It is always important for expectant mothers to take caution when it comes to exposing themselves to illnesses.
The short answer is we do not know at this time.
The Centers for Disease Control currently doesn’t know if pregnant women have a greater chance of getting sick than the general population, but pregnancy does result in bodily changes that may increase the risk of contracting and having more severe illness with certain viral respiratory infections, such as influenza. So it is always important for expectant mothers to take caution when it comes to potentially exposing themselves to illnesses.
The key to prevention is to avoid exposure to COVID-19, which is thought to be spread mainly from person-to-person — meaning those who are in close contact with one another or through respiratory droplets when an infected person coughs or sneezes, similar to the flu. People over the age of 60 and those with certain underlying chronic medical conditions such as heart disease, lung disease, asthma or diabetes are at higher risk for developing more serious complications from the virus. But there are things you can do to protect yourself and help prevent the spread:
It is still unknown if a pregnant woman with COVID-19 can pass the virus on to her baby during pregnancy or labor and delivery. According to the CDC, no infants who have been born to mothers with COVID-19 tested positive for the coronavirus. There have been only a small number of reported problems with pregnancy in moms with COVID-19, primarily preterm birth, though due to limited data, it is not clear if the premature labor was indeed related to the viral infection.
In the aforementioned cases where infants were born to mothers with COVID-19, the virus actually was not found in samples of amniotic fluid or breast milk. Though it is still unknown if the coronavirus can still be transmitted via nursing, breastmilk certainly does provide protection for your baby against many illnesses. While the CDC has no specific guidelines for nursing during infection with COVID-19 or even similar viruses such as Severe Acute Respiratory Syndrome (SARS-CoV), they do recommend that a mother with influenza continue nursing or feeding expressed breastmilk to her infant while taking certain precautions to avoid spreading the virus to her baby. This includes washing your hands before touching the infant and any breast pump or bottle parts (as well as washing bottles and pump parts thoroughly) and also wearing a face mask, if possible, while nursing. It may also be wise to consider having a healthy friend or family member feed expressed breast milk to your baby until you are fully recovered.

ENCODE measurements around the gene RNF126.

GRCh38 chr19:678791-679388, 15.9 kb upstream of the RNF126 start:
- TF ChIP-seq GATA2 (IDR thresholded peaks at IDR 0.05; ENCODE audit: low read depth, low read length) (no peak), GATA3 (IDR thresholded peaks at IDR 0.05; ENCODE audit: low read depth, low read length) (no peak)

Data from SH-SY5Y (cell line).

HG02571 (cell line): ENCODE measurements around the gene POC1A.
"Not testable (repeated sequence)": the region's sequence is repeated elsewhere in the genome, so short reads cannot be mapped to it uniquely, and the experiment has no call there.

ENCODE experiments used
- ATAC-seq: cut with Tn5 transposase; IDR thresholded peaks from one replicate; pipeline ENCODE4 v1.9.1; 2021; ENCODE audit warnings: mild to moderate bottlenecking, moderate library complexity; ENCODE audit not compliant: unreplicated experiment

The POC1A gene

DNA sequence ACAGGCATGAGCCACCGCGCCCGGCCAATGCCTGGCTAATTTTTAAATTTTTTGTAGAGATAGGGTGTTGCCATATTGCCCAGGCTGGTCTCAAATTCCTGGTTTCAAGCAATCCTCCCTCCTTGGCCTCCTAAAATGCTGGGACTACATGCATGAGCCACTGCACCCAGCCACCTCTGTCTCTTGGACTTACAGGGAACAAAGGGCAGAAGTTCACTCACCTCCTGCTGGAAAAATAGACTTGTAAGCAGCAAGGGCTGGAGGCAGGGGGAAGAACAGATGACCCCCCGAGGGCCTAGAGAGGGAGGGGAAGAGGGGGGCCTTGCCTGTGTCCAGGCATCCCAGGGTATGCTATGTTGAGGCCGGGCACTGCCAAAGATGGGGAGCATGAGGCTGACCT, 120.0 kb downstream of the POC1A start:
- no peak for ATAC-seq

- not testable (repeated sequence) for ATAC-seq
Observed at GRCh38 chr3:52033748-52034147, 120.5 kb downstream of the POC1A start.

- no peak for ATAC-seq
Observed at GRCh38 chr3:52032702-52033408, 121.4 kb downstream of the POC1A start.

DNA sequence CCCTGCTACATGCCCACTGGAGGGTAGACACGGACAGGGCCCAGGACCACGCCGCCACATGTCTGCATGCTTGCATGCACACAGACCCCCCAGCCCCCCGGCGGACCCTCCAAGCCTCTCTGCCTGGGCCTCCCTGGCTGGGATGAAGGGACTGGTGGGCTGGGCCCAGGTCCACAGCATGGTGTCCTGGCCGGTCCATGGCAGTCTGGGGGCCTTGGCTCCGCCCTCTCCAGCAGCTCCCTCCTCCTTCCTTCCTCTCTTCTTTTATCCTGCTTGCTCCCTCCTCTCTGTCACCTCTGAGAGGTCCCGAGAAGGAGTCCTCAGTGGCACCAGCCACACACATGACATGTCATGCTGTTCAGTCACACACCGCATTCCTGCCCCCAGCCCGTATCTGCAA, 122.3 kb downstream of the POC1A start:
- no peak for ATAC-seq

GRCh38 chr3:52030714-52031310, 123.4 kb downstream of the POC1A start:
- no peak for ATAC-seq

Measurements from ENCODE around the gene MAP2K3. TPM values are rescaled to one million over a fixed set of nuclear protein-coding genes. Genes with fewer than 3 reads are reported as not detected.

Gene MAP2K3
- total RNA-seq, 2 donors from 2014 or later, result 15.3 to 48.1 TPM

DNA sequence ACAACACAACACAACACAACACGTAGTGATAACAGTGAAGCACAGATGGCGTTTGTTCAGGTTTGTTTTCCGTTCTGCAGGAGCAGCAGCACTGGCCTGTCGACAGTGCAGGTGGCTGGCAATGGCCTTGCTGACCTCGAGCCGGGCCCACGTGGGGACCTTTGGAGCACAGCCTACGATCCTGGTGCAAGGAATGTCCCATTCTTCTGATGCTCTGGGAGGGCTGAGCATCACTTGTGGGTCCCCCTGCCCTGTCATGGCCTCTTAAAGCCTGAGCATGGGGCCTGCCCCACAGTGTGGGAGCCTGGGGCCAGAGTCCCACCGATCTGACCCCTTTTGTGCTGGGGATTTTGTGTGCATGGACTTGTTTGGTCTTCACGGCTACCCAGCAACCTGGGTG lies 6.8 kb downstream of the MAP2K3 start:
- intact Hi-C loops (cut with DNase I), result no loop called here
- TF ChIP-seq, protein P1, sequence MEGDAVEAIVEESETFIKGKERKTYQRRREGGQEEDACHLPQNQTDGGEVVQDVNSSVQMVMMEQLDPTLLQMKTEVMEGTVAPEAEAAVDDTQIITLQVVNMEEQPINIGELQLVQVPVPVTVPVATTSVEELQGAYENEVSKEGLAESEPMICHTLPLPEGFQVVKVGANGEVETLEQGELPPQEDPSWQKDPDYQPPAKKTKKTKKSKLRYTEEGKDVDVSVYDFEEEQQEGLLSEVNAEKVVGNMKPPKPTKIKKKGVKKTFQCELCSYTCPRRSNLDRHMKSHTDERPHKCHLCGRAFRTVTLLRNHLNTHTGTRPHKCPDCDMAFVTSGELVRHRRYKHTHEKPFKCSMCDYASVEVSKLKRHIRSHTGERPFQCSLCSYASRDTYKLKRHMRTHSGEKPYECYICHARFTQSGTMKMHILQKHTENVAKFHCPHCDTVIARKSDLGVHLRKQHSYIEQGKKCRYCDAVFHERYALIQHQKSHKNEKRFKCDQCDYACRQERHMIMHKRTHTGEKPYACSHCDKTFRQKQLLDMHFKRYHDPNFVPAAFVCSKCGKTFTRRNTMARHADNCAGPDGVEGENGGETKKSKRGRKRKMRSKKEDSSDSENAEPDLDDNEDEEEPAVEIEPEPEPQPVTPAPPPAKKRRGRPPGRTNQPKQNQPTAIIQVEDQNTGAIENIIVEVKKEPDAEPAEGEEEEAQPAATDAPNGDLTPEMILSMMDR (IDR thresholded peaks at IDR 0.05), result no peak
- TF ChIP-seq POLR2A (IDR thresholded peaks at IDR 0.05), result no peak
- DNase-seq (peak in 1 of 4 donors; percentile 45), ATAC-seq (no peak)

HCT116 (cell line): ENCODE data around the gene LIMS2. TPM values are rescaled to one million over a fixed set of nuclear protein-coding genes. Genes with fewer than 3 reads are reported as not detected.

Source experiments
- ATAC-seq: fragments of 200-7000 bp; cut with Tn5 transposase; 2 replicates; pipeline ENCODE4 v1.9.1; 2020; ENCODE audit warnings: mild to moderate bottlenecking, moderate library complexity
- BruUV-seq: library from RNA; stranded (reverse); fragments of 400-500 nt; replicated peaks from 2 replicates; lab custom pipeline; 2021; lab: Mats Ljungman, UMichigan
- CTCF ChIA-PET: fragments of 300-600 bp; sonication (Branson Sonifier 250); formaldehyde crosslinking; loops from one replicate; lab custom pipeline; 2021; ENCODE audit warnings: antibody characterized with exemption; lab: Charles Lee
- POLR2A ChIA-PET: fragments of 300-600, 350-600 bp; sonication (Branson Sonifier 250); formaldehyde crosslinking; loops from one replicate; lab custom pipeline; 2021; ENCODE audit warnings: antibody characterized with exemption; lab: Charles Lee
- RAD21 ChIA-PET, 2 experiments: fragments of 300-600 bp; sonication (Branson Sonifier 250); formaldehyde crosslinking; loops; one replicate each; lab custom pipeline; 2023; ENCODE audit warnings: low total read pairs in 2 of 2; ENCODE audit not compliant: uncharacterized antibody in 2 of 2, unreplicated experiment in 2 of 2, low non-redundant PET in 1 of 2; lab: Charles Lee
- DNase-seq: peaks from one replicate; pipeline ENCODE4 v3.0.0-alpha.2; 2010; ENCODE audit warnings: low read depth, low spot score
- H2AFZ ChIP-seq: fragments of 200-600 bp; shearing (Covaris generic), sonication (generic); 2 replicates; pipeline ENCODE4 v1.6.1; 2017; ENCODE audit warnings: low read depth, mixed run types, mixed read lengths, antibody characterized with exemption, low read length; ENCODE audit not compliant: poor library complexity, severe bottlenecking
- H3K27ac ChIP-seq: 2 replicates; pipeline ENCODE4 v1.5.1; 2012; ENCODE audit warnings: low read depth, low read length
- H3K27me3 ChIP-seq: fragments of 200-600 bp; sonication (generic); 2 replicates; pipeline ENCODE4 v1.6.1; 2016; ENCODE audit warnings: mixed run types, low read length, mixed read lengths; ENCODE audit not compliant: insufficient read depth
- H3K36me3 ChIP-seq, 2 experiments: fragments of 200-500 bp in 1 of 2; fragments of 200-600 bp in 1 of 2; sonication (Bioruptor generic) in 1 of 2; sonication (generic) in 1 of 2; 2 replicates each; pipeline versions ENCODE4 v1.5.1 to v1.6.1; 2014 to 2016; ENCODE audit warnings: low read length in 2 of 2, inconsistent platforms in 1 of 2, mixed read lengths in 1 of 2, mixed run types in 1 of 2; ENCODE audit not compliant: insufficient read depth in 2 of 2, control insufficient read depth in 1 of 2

Visit the CDC.com for more and updated information, and we will continue to keep our patients informed as more is learned about COVID-19.
There’s a reason that birth control pills have been one of the most popular forms of contraception for decades. (Yes, decades! The pill was legalized in the U.S. way back in the 1960s.) During their childbearing years, many women opt to use oral contraceptives as a way to prevent pregnancy thanks to their availability, ease of use, safety, few side
As we continue to adapt to our new reality surrounding the spread of COVID-19, we are making every effort to increase access to women’s healthcare during this challenging time. This includes keeping all of our patients safe and secure by providing a variety of virtual and telehealth options when it is possible, depending on the type of appointment or consult
To our patients, One year ago today, we embarked on a new adventure when we relaunched our Beaches OBGYN practice as a member of the ToplineMD Alliance. Today, we celebrate that anniversary and the news that this Alliance of doctors in the state of Florida will remain in the Florida Blue network and continue to be able to serve our